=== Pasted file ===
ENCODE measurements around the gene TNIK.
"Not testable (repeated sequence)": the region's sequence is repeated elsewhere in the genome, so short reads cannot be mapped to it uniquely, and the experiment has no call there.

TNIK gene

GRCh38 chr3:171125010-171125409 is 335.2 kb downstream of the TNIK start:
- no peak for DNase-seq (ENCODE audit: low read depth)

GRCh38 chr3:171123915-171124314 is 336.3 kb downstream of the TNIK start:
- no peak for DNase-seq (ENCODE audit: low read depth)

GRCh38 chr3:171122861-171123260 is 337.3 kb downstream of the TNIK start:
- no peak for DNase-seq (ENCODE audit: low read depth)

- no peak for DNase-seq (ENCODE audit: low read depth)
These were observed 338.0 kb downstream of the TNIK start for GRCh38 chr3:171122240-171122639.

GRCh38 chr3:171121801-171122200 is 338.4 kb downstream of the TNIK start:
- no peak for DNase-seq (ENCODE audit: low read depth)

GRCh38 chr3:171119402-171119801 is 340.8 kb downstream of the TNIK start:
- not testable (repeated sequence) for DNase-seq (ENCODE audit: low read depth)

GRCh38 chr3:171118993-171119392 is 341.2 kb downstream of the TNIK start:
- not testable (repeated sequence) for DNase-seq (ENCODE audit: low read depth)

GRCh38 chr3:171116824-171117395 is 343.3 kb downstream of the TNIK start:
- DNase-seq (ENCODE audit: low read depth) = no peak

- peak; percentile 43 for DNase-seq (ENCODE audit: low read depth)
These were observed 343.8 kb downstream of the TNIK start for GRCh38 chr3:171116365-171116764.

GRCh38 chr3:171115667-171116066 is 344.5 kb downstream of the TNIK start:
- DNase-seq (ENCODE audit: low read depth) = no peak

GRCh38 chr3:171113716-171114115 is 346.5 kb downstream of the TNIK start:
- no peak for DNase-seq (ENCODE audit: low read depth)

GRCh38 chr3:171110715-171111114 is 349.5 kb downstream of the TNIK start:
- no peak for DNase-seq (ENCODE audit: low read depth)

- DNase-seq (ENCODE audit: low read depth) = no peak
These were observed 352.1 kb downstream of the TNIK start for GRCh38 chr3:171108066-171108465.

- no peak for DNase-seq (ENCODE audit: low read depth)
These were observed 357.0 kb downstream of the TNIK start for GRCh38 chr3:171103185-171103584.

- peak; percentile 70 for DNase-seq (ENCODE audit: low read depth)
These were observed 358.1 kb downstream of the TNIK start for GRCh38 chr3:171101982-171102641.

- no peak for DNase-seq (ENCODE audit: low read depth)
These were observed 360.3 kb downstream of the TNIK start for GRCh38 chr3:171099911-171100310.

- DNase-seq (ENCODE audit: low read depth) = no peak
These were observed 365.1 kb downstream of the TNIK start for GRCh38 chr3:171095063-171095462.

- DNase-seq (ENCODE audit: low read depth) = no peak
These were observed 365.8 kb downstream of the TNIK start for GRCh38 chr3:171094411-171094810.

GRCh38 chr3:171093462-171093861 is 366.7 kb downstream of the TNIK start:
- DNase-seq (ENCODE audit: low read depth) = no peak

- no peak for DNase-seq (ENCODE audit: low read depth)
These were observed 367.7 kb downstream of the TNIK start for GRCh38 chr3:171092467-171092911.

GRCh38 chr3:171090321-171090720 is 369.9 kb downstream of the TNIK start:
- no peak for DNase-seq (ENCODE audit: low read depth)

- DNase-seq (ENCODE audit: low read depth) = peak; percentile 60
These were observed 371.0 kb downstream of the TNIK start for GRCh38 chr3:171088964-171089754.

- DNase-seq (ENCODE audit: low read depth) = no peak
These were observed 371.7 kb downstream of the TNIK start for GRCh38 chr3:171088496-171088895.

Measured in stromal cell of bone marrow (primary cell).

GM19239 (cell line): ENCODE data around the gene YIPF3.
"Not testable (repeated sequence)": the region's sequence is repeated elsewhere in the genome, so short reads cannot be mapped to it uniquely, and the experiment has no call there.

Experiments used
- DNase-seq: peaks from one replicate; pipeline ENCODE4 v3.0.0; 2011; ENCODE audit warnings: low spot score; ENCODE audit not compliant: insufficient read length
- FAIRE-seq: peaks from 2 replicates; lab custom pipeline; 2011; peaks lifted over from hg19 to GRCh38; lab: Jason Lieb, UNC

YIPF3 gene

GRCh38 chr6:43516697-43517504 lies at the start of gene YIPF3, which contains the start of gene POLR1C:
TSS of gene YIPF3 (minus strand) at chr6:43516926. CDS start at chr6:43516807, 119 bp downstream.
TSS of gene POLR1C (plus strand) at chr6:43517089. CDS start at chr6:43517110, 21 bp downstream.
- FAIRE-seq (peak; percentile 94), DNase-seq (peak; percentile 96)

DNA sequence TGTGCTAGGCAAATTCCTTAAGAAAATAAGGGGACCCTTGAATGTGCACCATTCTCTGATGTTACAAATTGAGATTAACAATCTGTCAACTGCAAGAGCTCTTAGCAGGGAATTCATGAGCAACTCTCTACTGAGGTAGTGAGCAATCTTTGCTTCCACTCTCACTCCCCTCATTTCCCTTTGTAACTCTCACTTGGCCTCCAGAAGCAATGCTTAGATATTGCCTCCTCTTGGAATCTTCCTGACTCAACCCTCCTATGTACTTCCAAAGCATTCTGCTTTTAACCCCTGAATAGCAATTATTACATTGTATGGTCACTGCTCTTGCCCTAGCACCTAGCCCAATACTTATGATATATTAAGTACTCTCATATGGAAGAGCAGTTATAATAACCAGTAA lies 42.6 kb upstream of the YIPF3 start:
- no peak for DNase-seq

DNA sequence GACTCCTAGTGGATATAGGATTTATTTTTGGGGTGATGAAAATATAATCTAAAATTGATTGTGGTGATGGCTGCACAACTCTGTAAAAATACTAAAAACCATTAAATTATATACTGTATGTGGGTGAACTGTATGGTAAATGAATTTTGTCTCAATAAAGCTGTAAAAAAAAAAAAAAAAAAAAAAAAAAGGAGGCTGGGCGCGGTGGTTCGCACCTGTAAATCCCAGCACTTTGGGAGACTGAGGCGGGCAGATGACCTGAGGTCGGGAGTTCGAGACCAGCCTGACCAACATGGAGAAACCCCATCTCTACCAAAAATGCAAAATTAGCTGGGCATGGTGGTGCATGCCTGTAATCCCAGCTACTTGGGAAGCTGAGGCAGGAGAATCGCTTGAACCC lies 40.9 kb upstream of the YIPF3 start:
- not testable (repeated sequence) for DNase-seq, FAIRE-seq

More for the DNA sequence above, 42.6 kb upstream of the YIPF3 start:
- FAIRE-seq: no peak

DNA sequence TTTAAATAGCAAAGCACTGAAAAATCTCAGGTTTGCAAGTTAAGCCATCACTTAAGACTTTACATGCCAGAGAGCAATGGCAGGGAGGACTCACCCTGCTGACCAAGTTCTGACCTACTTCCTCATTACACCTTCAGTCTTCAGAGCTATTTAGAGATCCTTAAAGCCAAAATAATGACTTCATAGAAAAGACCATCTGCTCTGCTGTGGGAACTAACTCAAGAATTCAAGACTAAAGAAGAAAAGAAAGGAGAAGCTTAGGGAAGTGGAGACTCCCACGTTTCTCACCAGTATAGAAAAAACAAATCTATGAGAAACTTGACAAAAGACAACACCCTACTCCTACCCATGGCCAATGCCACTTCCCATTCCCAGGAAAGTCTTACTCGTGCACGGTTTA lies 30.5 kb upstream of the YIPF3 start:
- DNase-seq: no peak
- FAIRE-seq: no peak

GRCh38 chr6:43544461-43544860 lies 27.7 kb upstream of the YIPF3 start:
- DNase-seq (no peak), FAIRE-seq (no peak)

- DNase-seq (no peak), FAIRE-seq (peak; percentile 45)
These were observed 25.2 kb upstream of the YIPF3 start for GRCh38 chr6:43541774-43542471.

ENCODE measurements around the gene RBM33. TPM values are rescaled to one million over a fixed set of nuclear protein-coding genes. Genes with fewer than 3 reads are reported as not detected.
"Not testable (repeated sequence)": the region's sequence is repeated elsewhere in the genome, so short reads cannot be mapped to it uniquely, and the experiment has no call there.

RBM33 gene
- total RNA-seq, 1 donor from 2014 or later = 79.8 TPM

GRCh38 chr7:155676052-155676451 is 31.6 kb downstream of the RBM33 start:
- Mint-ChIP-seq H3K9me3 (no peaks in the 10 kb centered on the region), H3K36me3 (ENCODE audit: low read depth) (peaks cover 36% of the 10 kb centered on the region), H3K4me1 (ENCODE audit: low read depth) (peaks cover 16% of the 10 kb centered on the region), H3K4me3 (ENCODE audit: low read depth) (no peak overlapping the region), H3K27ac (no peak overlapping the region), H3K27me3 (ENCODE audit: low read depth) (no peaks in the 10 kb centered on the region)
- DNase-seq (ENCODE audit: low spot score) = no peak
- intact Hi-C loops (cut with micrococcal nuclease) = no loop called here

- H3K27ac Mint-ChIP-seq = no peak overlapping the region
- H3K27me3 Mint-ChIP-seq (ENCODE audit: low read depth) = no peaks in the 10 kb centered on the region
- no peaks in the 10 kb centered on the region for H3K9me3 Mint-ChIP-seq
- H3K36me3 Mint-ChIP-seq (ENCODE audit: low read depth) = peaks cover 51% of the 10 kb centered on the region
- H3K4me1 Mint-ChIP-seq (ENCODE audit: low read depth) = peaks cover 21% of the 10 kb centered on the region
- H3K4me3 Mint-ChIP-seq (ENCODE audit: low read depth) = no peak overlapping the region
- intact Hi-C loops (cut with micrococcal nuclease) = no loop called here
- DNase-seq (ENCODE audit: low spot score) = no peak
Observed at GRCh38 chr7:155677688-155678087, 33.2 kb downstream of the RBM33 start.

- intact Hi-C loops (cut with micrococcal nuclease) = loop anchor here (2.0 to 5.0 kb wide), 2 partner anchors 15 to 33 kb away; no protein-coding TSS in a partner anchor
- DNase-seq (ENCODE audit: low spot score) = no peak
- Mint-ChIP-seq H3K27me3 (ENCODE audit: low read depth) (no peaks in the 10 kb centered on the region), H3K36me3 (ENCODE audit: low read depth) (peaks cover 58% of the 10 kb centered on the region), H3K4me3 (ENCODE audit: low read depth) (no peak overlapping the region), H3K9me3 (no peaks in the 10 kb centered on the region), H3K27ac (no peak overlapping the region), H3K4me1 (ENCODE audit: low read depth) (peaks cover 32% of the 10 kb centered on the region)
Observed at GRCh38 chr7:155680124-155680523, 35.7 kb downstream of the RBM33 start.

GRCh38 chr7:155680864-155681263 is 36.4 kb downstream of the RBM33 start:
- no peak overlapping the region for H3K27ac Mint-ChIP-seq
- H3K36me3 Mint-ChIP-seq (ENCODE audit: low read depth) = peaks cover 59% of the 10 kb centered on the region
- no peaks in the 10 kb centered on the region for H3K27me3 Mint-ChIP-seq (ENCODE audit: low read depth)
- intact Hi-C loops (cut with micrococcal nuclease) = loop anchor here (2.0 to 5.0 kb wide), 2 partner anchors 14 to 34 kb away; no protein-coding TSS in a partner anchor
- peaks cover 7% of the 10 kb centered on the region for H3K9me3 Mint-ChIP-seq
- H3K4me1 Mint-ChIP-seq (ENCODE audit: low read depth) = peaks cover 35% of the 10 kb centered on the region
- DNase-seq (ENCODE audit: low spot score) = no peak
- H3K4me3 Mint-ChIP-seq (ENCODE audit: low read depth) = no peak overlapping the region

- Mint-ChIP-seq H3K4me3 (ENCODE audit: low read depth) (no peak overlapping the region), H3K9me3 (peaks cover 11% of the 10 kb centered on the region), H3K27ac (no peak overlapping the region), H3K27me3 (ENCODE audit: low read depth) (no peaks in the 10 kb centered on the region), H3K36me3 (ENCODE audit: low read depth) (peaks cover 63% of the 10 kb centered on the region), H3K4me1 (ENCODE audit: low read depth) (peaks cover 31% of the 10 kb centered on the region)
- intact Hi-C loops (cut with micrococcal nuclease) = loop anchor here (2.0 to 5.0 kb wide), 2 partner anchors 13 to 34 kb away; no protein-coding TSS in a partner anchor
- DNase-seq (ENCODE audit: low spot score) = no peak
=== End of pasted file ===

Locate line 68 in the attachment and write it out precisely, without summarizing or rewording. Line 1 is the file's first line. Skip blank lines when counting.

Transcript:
- DNase-seq: no peak